God did not make us – as individuals or churches – for shame. God created us for love, connection, joy, and innovation. Let us do the hard work of exposing and eliminating the shame that keeps us from embracing the worthiness that comes from our kinship with Christ, thereby becoming free to live fully into the purposes God has for us.

How firm a foundation

I currently have the privilege of serving as transition facilitator for a congregation in Memphis, Tennessee. This involves coaching a team of laypeople as they lead the church through some discussions that will be intense as well as – if we do our work with great intention and trust God’s presence – fruitful and hopeful.

This past weekend I trained this transition team. We had a big agenda for our Saturday together. Worship together, bond as a team, understand the scope of the transition process, pray our way through the large physical plant, plan for our first congregational conversation, and set the timeline for our work. (Yes, I was tired, and I’m sure the team was as well!)

I was not surprised that we quickly fell behind in our ambitious schedule. The people around the table were telling stories and enjoying one another’s company. Internally, my desire to stay on task warred with my conviction that these conversations were the work, no matter what our agenda said. A key component of the day was the sharing of faith journeys. I was amazed by the depth to which team members told deeply personal stories. There were tears. There was laughter. The connections being formed and strengthened were almost visible, they were so visceral.

We were able to check off the most important to-dos in preparation for our work with the church as a whole (and still adjourn on time!). But when we reflected on the our work we had done over eight hours, there was consensus that the team-building pieces – faith stories, casual conversation during lunch, a tangent or two, affirming one another’s experiences and gifts via call and response – were where God was most powerfully at work.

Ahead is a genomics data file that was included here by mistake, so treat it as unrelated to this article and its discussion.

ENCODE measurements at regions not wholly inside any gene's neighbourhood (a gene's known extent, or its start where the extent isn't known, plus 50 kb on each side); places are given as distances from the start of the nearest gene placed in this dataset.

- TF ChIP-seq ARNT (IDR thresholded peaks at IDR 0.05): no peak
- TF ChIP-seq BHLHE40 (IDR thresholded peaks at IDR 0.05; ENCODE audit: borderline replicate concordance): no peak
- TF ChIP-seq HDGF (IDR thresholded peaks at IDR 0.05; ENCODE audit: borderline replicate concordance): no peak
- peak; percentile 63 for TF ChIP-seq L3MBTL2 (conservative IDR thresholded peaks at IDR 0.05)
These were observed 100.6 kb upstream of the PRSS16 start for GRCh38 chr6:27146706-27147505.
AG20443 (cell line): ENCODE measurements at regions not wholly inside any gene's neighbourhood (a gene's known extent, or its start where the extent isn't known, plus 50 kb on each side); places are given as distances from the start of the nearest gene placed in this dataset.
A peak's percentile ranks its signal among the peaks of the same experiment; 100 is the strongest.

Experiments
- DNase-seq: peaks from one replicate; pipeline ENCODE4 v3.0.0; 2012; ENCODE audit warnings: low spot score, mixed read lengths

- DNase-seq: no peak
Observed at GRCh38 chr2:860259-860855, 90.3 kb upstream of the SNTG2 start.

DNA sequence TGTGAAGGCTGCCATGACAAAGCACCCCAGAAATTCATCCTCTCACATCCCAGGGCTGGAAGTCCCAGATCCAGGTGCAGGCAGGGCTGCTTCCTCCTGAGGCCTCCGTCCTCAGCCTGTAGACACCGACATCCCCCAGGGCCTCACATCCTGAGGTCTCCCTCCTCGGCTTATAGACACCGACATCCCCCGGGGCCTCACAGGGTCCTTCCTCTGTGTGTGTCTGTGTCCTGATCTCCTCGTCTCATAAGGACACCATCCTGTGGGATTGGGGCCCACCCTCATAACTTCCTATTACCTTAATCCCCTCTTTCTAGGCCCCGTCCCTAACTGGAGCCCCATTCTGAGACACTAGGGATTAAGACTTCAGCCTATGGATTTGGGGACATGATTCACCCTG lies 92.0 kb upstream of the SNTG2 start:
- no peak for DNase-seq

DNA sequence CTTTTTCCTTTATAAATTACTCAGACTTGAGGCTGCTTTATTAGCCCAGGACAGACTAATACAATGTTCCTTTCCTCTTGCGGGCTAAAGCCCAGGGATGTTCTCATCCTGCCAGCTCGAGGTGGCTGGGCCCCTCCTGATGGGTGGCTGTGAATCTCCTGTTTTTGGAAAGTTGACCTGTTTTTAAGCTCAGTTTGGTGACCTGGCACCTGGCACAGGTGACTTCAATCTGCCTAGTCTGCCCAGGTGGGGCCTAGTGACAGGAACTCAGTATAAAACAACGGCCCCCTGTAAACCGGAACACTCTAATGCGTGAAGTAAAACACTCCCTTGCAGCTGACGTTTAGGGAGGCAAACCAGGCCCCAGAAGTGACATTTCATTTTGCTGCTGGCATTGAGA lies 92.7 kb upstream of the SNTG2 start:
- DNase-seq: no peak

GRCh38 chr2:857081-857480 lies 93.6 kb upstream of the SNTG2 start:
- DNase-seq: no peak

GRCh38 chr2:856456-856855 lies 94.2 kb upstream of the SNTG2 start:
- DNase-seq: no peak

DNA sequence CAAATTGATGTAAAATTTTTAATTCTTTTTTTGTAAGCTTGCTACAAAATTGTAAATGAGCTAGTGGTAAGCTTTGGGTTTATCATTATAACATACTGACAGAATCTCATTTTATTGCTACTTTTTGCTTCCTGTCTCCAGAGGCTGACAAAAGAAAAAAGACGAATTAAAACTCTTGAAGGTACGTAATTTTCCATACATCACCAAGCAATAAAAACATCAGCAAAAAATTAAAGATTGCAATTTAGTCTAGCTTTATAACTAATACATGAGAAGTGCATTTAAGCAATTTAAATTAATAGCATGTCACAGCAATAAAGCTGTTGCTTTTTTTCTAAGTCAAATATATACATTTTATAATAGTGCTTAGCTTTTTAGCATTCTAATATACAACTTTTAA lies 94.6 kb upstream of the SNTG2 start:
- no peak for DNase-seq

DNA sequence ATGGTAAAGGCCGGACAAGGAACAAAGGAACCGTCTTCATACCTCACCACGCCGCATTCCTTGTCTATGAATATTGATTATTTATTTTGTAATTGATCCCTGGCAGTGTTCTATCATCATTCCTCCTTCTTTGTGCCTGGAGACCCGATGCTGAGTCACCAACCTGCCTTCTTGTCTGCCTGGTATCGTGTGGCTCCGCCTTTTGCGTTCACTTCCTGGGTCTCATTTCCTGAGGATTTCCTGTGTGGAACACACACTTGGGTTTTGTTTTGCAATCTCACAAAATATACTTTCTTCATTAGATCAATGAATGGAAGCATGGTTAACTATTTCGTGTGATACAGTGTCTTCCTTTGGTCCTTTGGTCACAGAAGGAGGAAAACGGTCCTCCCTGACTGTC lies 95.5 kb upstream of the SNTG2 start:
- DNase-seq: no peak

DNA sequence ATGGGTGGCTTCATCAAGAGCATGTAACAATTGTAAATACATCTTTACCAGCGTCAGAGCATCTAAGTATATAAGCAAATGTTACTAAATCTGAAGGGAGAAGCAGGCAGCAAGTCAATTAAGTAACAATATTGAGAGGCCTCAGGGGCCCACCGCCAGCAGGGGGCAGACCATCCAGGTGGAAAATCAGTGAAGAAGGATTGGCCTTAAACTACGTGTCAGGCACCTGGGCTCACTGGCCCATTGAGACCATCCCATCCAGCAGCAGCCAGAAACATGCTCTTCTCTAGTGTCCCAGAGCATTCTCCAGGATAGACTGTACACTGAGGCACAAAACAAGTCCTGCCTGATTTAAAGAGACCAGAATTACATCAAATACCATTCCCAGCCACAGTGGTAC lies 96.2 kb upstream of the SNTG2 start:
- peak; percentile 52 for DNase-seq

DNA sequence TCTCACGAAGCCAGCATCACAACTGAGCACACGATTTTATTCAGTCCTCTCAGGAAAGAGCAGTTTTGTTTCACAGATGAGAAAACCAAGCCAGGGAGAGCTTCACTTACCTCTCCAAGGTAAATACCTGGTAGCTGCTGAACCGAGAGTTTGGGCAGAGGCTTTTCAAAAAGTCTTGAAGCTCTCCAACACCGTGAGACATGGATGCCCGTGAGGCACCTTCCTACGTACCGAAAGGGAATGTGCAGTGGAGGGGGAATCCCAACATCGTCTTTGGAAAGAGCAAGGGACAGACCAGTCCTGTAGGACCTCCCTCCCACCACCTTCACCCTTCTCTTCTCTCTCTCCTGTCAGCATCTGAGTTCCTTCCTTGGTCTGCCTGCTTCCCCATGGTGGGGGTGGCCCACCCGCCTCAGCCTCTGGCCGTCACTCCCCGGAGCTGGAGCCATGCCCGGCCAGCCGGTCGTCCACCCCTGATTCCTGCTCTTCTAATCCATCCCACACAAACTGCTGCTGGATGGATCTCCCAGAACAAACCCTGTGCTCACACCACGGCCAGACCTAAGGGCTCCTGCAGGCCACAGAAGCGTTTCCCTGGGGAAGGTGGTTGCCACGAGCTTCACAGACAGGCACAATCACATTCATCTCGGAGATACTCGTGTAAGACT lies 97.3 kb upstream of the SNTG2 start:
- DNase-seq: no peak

This team was put together through congregational ballots that were then processed by a nominating committee to ensure as much diversity in life and church experience, perspective, age, and gender as possible. It was purposefully representational of a church that – like most churches – has plenty of different thoughts on what the next chapter of ministry should look like.

That’s exactly why this “soft” or “slow” work was necessary. (To be clear, I believe attention to relationship-building is tough and makes processes more efficient in the long run.) We were able to see the image of God in one another and note what we have in common so that we can work from that starting point rather than areas of disagreement. Now the team members can model that recognition of each person’s belovedness, that delight in one another, that love for their church as they lead the discussions that must be had if the congregation is to notice and respond faithfully to God’s invitations in this season.